Fairfax Symphony Orchestra Downton Abbey Era

Courtesy of Fairfax Symphony Orchestra

A local orchestra performs a concert to go along with new movie


The Fairfax Symphony Orchestra (FSO) presented “Music from the Downton Abbey Era” at the Center for the Arts in conjunction with the release of the new “Downton Abbey” movie.

“Downton Abbey,” a wildly popular British drama created by Julian Fellowes, follows the life of a wealthy English family and the management of their grand estate. The show was a hit. According to IMDb, the PBS series collected over 57 awards, including three Golden Globes, over its five-year run.

The FSO elected to open their fall season at Mason with a curation of mostly English music, including the original suite composed for the series, to accompany the release of the film.

The show is set in a classical period of English history, but the music from the concert does not align with typical performances from orchestras in the U.S. On the list of scores performed, there was no Brahms, Beethoven, Bach, Mozart, Schubert or Rachmaninoff.

The performance was created to place the audience into the series, rather than re-highlight a popular work from one of the many stalwarts of classical music.

According to Christopher Zimmerman, the ensemble’s conductor and musical director, the timing of the concert and the film release are no coincidence. Zimmerman was originally approached by the FSO’s executive director Jonathan Kerr, and being an Englishman, he took to the idea. 

Zimmerman has been working with the FSO for over 10 years, as well as conducting professionally for 30. In addition to his work in Fairfax, he also conducts the Fargo-Moorhead Symphony Orchestra in North Dakota and the American Youth Philharmonic Orchestras, a program for D.C. area youth. 

When discussing how to create a successful concert season, Zimmerman described a fairly delicate process that involves balancing the wants of older audiences while incorporating new composers doing interesting things.

“The biggest part of the audience is older people,” he said. “On the whole, they want you to program all the favorites — the big classical favorites — which is in the past era, of course.”

He continued, “But, in order to try and attract people who may not have been brought up listening to this stuff all the time … I try bringing pieces which are written more recently.”

“I think for someone who is not interested, who thinks they are not interested in this stuff, or have no kind of connection with this [music] … they would be more interested in hearing a piece written for orchestra by some cool dude that’s alive now rather than a guy who had a powdered wig on,” he said.

To Zimmerman, there are too many variables involved in filling venues to conclude that all orchestras need to do is program more contemporary pieces. 

“Usually our marketing people [do] try and promote with youth in mind, like everybody else does, but you still don’t know what the result is going to be,” he said.

The FSO is not alone in this trend towards embracing contemporary material to diversify audience and attendance. 

Orchestras across the country have been incorporating contemporary music into their repertoire. This year alone, The National Symphony Orchestra, New York Philharmonic, San Francisco Symphony and more will be incorporating works by 21st century composers into their seasons.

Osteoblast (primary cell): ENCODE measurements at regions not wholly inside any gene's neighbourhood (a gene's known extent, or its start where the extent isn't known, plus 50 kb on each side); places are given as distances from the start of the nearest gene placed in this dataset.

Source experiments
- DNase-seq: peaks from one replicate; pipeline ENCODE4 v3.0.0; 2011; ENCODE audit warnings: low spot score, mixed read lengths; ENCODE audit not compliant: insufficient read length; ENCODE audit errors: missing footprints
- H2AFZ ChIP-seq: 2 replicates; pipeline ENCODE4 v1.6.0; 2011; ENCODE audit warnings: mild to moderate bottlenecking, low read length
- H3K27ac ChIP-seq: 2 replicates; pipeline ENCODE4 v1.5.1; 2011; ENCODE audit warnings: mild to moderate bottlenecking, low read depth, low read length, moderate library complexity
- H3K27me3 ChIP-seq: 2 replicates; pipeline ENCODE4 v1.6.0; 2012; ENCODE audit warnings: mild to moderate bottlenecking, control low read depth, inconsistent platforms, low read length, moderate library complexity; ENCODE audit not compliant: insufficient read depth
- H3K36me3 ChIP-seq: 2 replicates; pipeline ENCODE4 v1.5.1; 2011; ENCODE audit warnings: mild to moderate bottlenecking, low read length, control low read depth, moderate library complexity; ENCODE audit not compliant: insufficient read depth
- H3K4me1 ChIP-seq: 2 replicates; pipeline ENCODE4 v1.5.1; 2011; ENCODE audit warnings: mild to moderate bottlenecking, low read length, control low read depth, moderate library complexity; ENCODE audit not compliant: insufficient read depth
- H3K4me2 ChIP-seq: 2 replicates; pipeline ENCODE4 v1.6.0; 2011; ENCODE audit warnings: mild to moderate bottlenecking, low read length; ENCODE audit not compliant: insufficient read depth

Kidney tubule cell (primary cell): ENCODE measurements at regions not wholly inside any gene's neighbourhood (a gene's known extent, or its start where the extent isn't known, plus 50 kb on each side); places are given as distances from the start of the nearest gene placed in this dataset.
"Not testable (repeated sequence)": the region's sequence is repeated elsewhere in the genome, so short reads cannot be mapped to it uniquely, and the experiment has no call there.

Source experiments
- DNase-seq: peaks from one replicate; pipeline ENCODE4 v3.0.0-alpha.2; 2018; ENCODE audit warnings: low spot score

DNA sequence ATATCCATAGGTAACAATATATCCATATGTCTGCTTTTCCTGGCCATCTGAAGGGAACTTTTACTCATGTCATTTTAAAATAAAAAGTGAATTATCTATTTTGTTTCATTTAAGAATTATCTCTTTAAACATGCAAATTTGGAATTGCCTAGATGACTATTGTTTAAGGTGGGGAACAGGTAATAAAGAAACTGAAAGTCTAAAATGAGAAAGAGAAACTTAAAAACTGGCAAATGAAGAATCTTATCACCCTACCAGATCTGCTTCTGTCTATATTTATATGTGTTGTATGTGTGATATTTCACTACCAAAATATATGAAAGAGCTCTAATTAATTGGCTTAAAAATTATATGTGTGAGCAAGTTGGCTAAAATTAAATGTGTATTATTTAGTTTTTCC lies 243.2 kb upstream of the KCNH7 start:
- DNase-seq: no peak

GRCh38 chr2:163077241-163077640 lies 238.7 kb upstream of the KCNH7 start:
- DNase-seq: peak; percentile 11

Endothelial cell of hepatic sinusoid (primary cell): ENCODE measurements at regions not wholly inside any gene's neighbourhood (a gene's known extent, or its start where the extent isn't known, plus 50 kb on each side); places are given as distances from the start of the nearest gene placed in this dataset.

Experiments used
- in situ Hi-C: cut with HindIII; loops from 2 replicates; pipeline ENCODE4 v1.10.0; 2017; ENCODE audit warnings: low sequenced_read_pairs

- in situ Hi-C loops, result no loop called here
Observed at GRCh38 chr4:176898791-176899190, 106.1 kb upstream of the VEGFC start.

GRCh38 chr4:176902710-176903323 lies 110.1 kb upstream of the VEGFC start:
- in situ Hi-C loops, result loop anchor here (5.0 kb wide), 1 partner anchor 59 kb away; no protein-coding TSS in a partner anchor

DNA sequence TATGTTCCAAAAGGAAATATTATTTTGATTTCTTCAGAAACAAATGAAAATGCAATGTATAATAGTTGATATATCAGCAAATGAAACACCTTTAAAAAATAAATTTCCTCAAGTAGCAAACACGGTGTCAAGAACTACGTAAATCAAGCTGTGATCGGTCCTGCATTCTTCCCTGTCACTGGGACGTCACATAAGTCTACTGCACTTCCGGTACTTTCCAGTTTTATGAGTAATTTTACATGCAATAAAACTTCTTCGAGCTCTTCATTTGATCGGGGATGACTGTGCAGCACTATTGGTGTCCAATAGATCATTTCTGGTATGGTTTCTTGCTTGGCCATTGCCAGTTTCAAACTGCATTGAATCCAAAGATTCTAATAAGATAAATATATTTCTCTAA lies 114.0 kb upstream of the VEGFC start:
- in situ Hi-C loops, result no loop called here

Mason’s Director of Concert Bands Mark Camphouse finds performances like “The Downton Abbey Era” a commendable effort.

“I think that kind of programming is refreshing,” he said. “Symphony orchestras throughout the United States … all American professionals are searching for ways to make what they do more marketable.”

Camphouse also believes that contemporary composers deserve credit and can provide an exciting way to create a “different soundscape” for audiences.

When discussing generational interest in classical music, he believes that the way music is marketed is of the utmost importance. He said ensembles are tinkering with dress, interactive technology and other factors to reinvent and rebrand the experience of going to the orchestra.

Camphouse also mentioned that not all orchestra performers are enthusiastic about this move towards newer music. 

“Many orchestral musicians today are conservative. Some welcome it, some do not,” he said.“I think they’re wrong.”

While some musicians may be hesitant to move towards newer music, Camphouse believes that they will follow the money. “Players will be more receptive … if it means their livelihood,” he said.

Senior classical voice major Bridgett Nestfield agrees with Camphouse’s stance. She has also seen the hesitancy from some older performers and teachers on pushing towards contemporary music.

“Historically, there’s this hyper focus on Germany … all things German are the best,” she said. “I don’t think any of this music is sacred one way or another. So, if they’re making money and they’re having a good time, that’s fine.” 

“The Downton Abbey Era” was a clear example of true quality in entertainment. Zimmerman’s conducting was energetic, precise and jovial. The orchestra was immaculate and the soloist navigated through the music with ease and grace.

“The Downton Abbey Suite,” the composition taken directly from the series, stood out from the others. The piece was emotional, technically inventive and modern. It was also the most approachable score played by the ensemble.

Following the intermission, Zimmerman kindly thanked the audience for attending the concert instead of going to see the new movie and he recommended that they do it next weekend.

The audience for orchestra will not change overnight. It will take many more champions of contemporary music like Zimmerman, and many more concerts like “The Downton Abbey Era,” to inspire a new generation of classical listeners.